Scott Carey added a comment - wait a minute, if you meant 32 bit kernel running 64 bit hotspot thats still no good for a real 64 bit benchmark, is it? It is fine. If the JVM says it is 64 bit, then it is getting the benefit of the 64 bit registers and operations in user-space, which is what we need to measure here. Given the results I saw, unless we can make the new version much faster on shorter byte arrays we'd need to change things to only use the optimized version for longer arrays (> 100 bytes) so that performance is never slower. Even that's probably only worthwhile if performance on 64-bit systems is significantly better than the current implementation. It looks like there are some opportunities to make this code faster. The method seems large, breaking it up may help Hotspot since it profiles at the method level and has more optimizations enabled for smaller methods. Using an abstract class instead of interface might help. We may be able to reduce the number of conditionals or present them to the JIT in a way that leads to better profiling and optimization.
          Hide
          Doug Cutting added a comment -

          Folks seem to only be running the benchmark after the change. You need to 'svn revert src/main/java/org/apache/avro/io/BinaryData.java' and run it again to see what the performance is like without the change. You might also try changing the LENGTH constant in Perf.java to 10 and to 1000 to see how that changes things.

          Given the results I saw, unless we can make the new version much faster on shorter byte arrays we'd need to change things to only use the optimized version for longer arrays (> 100 bytes) so that performance is never slower. Even that's probably only worthwhile if performance on 64-bit systems is significantly better than the current implementation.

          Show
          Doug Cutting added a comment - Folks seem to only be running the benchmark after the change. You need to 'svn revert src/main/java/org/apache/avro/io/BinaryData.java' and run it again to see what the performance is like without the change. You might also try changing the LENGTH constant in Perf.java to 10 and to 1000 to see how that changes things. Given the results I saw, unless we can make the new version much faster on shorter byte arrays we'd need to change things to only use the optimized version for longer arrays (> 100 bytes) so that performance is never slower. Even that's probably only worthwhile if performance on 64-bit systems is significantly better than the current implementation.
          Hide
          Eli Reisman added a comment -

          wait a minute, if you meant 32 bit kernel running 64 bit hotspot thats still no good for a real 64 bit benchmark, is it?

          Show
          Eli Reisman added a comment - wait a minute, if you meant 32 bit kernel running 64 bit hotspot thats still no good for a real 64 bit benchmark, is it?
          Hide
          Eli Reisman added a comment -

          nice! I did check java -version and its 64bit hotspot so we're good. I'm used to Linux uname dump where 64 bit is "x86_64" this dump said I386, didn't know what that meant in mac universe. Thanks again!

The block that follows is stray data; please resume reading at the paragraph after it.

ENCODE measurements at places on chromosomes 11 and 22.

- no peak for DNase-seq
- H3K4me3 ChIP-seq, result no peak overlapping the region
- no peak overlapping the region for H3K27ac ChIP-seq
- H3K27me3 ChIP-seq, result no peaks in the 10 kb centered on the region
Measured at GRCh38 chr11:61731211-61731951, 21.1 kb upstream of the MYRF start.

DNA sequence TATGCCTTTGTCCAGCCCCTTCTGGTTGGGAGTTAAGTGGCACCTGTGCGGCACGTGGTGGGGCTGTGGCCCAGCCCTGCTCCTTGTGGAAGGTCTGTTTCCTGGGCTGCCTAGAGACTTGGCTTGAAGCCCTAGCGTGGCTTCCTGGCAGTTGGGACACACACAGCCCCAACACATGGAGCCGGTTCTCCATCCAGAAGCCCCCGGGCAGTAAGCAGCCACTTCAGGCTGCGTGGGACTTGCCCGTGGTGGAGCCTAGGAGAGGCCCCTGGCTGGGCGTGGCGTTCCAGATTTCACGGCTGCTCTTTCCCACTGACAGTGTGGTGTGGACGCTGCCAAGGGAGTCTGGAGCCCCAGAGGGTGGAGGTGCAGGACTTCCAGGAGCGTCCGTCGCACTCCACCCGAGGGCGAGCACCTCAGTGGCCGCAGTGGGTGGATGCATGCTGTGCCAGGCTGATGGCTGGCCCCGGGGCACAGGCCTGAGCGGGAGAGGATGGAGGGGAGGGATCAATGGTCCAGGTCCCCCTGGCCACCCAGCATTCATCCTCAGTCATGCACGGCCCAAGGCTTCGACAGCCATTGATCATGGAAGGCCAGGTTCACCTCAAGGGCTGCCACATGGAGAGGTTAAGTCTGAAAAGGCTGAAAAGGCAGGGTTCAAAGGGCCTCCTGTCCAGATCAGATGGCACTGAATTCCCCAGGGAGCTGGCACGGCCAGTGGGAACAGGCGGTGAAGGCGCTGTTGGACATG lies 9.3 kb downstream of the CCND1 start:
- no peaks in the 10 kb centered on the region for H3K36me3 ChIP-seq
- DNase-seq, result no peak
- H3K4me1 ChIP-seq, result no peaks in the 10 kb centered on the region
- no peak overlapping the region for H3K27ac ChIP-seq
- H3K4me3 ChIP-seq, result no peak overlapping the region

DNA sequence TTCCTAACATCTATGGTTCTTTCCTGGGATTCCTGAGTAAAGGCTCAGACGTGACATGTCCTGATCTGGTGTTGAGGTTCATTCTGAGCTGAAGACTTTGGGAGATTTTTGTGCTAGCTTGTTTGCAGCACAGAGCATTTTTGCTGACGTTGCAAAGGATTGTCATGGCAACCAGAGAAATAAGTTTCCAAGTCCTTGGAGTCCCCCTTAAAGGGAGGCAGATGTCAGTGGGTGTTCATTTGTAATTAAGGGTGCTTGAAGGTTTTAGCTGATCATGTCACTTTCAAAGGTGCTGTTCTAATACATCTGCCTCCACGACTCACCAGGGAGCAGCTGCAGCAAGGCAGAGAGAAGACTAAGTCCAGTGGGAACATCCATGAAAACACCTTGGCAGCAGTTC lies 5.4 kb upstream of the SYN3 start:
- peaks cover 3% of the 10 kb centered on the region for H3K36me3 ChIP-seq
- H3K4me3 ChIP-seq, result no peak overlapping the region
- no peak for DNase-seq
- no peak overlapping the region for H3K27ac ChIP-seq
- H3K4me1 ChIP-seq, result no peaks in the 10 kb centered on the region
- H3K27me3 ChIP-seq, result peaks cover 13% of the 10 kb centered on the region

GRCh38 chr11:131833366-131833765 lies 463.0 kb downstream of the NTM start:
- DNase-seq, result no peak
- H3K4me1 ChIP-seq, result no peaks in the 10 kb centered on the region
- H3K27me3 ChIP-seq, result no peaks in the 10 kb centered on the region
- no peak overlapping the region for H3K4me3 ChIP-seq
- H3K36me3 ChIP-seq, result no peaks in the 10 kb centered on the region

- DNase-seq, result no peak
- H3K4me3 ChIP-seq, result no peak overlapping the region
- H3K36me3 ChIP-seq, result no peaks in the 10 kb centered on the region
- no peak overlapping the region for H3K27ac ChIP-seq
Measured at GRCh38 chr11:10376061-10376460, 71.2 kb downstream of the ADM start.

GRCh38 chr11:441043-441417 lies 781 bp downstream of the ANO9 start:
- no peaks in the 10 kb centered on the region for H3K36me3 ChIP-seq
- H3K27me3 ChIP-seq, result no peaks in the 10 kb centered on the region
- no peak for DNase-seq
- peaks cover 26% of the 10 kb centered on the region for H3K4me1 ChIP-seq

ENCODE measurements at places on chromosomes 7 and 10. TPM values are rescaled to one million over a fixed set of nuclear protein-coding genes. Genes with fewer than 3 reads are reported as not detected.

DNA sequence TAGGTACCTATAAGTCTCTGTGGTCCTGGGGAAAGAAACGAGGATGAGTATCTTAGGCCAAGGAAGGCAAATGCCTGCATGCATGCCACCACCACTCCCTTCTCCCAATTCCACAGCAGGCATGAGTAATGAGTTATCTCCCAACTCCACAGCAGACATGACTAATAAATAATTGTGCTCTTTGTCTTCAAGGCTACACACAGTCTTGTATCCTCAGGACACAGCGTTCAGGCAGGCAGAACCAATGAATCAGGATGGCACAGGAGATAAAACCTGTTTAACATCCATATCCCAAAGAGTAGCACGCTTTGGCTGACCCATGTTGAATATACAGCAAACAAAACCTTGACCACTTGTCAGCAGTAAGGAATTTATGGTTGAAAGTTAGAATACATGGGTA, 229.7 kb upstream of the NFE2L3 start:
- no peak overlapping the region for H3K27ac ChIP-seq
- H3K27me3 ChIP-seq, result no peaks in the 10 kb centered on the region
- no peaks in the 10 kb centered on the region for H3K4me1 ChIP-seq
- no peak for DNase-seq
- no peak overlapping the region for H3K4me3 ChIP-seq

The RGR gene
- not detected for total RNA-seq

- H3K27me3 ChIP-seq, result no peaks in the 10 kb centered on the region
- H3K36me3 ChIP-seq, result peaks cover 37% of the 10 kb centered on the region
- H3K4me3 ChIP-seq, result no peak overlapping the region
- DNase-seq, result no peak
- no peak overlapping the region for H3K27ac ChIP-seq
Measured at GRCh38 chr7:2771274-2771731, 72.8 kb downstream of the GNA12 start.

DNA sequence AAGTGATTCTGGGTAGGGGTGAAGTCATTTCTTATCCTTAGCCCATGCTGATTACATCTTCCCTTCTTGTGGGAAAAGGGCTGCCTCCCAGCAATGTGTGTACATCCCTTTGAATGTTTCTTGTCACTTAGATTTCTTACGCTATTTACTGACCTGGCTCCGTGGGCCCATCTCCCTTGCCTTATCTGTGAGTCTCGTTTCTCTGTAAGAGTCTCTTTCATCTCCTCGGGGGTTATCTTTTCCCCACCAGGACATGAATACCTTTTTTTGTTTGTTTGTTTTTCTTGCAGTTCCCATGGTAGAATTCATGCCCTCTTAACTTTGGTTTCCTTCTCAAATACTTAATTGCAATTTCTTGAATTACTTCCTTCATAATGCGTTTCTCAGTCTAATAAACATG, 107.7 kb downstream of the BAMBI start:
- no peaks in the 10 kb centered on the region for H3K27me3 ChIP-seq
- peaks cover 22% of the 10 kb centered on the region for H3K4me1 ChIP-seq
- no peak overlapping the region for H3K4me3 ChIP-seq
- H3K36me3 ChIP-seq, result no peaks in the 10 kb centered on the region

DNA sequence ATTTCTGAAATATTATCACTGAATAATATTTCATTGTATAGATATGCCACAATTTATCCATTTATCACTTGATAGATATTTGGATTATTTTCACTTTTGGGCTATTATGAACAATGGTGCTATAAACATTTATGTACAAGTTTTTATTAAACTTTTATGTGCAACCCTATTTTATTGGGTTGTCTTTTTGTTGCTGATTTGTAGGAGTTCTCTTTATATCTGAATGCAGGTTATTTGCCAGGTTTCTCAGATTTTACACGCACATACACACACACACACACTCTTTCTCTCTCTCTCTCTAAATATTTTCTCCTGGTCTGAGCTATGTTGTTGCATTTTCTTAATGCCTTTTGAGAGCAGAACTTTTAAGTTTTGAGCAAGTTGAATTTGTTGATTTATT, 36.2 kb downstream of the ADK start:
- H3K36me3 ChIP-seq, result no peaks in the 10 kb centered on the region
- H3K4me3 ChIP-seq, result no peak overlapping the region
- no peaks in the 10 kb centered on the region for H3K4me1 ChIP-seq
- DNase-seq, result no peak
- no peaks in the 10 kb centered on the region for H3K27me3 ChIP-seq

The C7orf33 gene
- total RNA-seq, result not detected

Show
          Eli Reisman added a comment - nice! I did check java -version and its 64bit hotspot so we're good. I'm used to Linux uname dump where 64 bit is "x86_64" this dump said I386, didn't know what that meant in mac universe. Thanks again!
          Hide
          Harsh J added a comment -

          Yeah I think Eli did run it on x64 JVM, so it should be fine. Besides, I thought Snow Leopard alone did that 32 vs 64 thing, and its gone away in Lion now? Am wrong?

          Here's mine, from a *nix box with env info added, for Eli's benefit:

          [ByteCompare]
           readTests:true
           writeTests:true
           cycles=800
                              test name     time    M entries/sec   M bytes/sec  bytes/cycle
                     ByteCompareCompute:   2271 ms      22.015         0.000             0
          

          Linux <host> 2.6.32-220.13.1.el6.x86_64 #1 SMP Tue Apr 17 23:56:34 BST 2012 x86_64 x86_64 x86_64 GNU/Linux

          Intel(R) Xeon(R) CPU L5630 @ 2.13GHz

          java version "1.6.0_31"
          Java(TM) SE Runtime Environment (build 1.6.0_31-b04)
          Java HotSpot(TM) 64-Bit Server VM (build 20.6-b01, mixed mode)

          Show
          Harsh J added a comment - Yeah I think Eli did run it on x64 JVM, so it should be fine. Besides, I thought Snow Leopard alone did that 32 vs 64 thing, and its gone away in Lion now? Am wrong? Here's mine, from a *nix box with env info added, for Eli's benefit: [ByteCompare] readTests: true writeTests: true cycles=800 test name time M entries/sec M bytes/sec bytes/cycle ByteCompareCompute: 2271 ms 22.015 0.000 0 Linux <host> 2.6.32-220.13.1.el6.x86_64 #1 SMP Tue Apr 17 23:56:34 BST 2012 x86_64 x86_64 x86_64 GNU/Linux Intel(R) Xeon(R) CPU L5630 @ 2.13GHz java version "1.6.0_31" Java(TM) SE Runtime Environment (build 1.6.0_31-b04) Java HotSpot(TM) 64-Bit Server VM (build 20.6-b01, mixed mode)
          Hide
          Scott Carey added a comment -

          Macs are different than Linux or Windows – 32 bit kernels can run 64 bit apps. What does java -version say?

          Show
          Scott Carey added a comment - Macs are different than Linux or Windows – 32 bit kernels can run 64 bit apps. What does java -version say?
          Hide
          Eli Reisman added a comment -

          GOOD NEWS: tests ran through this time. BAD NEWS: I'm on a 32bit kernel (sorry, this is my work machine and I'm new to macs, was sure this was 64bit until I did uname -a):

          [ByteCompare]
          readTests:true
          writeTests:true
          cycles=800
          test name time M entries/sec M bytes/sec bytes/cycle
          ByteCompareCompute: 1560 ms 32.041 0.000 0
          [INFO] ------------------------------------------------------------------------
          [INFO] BUILD SUCCESS